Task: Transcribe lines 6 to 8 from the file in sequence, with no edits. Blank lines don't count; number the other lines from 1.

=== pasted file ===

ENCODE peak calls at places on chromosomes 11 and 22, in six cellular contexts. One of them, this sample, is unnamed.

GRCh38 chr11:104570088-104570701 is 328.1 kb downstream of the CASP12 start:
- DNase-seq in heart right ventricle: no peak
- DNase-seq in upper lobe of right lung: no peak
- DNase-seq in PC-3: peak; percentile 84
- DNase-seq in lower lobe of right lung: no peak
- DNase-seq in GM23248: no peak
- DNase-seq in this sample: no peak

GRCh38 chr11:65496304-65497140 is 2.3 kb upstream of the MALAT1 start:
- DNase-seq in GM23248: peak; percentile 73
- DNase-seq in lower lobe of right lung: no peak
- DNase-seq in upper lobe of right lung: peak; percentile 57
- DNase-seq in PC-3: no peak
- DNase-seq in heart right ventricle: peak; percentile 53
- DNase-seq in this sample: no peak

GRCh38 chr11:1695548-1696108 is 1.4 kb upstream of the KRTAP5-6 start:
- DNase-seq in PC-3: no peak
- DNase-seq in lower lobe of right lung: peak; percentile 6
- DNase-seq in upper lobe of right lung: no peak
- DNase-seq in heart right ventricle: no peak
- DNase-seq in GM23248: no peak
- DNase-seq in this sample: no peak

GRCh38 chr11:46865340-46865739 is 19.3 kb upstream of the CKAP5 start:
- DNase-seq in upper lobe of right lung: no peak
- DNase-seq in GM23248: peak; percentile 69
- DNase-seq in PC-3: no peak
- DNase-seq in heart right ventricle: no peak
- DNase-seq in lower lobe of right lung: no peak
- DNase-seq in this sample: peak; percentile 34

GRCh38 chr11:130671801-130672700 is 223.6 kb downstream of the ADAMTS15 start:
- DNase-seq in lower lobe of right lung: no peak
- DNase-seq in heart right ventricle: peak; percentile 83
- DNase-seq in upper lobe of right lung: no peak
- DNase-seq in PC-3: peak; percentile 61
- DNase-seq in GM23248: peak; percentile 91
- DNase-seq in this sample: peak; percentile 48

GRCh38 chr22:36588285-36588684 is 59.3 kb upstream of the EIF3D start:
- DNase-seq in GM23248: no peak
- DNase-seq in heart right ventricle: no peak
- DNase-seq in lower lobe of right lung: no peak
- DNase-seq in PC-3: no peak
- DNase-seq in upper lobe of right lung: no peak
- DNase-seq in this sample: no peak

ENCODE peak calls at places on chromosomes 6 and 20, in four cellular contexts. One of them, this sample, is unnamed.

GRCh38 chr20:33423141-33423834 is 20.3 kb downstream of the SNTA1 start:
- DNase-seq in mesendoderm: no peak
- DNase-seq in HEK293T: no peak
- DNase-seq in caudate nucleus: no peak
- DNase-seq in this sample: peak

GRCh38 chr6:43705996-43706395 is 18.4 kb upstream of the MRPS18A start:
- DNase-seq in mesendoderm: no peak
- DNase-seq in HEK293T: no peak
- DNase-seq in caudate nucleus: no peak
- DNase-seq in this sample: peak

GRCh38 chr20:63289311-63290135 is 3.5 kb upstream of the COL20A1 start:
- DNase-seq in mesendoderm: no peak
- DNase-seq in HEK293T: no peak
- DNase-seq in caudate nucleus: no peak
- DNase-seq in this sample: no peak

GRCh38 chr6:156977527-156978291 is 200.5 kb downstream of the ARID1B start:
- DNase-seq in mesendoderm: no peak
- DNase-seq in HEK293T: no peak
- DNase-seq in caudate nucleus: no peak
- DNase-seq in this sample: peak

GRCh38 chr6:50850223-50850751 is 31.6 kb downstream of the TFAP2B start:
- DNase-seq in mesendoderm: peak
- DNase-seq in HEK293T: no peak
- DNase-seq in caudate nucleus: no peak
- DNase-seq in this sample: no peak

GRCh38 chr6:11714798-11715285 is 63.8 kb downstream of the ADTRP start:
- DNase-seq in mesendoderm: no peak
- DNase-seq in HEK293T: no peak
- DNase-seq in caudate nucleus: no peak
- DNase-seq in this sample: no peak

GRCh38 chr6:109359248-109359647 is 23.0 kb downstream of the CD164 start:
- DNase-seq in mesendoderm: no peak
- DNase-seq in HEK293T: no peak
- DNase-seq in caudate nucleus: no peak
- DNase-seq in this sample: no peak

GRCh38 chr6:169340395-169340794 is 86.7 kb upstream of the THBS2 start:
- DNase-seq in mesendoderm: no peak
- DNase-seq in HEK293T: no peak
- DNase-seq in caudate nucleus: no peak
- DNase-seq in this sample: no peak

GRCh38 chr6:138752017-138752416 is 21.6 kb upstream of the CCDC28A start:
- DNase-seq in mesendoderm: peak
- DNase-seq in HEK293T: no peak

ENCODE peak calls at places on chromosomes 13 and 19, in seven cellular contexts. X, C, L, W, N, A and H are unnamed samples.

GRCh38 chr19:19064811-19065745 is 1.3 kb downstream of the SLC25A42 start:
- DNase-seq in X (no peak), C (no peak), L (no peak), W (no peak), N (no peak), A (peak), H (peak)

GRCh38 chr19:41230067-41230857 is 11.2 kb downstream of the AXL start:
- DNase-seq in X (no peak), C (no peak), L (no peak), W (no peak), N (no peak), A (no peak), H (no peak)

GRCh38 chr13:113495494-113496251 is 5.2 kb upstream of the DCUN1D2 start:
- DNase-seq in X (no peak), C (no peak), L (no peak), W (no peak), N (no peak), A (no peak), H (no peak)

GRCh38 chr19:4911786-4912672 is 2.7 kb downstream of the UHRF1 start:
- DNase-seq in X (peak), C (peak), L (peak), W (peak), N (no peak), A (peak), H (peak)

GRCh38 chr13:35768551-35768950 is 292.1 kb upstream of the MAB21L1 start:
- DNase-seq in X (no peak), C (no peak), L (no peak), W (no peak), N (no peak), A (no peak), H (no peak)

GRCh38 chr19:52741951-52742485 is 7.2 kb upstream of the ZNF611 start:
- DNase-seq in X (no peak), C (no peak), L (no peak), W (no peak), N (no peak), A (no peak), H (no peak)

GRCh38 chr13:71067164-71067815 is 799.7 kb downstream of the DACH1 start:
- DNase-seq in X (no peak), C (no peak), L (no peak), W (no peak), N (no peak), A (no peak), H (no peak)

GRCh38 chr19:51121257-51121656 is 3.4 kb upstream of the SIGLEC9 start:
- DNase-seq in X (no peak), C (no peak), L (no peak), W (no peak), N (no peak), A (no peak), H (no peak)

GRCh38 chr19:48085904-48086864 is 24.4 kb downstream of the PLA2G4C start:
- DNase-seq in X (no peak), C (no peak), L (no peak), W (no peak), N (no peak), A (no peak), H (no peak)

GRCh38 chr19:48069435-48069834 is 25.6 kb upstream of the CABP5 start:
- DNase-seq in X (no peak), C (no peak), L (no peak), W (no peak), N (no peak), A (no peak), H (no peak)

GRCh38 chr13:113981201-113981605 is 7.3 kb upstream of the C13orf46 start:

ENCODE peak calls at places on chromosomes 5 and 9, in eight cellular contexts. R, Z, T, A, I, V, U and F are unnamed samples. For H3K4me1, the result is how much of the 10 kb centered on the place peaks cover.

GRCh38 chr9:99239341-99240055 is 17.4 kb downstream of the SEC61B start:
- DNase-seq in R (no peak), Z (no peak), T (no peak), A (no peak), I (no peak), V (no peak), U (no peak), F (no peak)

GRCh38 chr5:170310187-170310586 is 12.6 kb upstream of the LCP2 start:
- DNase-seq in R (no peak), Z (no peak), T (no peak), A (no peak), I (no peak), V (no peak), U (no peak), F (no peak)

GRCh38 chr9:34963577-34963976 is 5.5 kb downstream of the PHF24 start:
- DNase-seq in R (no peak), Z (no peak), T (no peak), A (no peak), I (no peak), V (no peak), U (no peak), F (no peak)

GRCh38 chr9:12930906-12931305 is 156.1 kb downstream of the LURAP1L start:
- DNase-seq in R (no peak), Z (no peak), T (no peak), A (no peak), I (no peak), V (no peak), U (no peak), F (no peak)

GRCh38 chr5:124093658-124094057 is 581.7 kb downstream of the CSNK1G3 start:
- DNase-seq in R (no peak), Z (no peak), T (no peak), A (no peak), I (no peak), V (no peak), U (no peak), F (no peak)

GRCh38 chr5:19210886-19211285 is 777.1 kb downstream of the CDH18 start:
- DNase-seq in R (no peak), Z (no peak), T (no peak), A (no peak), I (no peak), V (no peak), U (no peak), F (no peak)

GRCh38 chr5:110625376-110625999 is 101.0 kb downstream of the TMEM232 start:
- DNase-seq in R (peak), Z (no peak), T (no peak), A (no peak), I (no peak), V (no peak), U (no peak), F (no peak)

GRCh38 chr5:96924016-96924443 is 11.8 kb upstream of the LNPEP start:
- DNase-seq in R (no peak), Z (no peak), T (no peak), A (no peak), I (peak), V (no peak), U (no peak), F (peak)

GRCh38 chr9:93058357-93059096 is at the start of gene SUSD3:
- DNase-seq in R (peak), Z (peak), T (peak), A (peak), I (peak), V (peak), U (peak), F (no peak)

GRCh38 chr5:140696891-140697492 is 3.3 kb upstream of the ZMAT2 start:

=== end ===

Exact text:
- DNase-seq in lower lobe of right lung: no peak
- DNase-seq in GM23248: no peak
- DNase-seq in this sample: no peak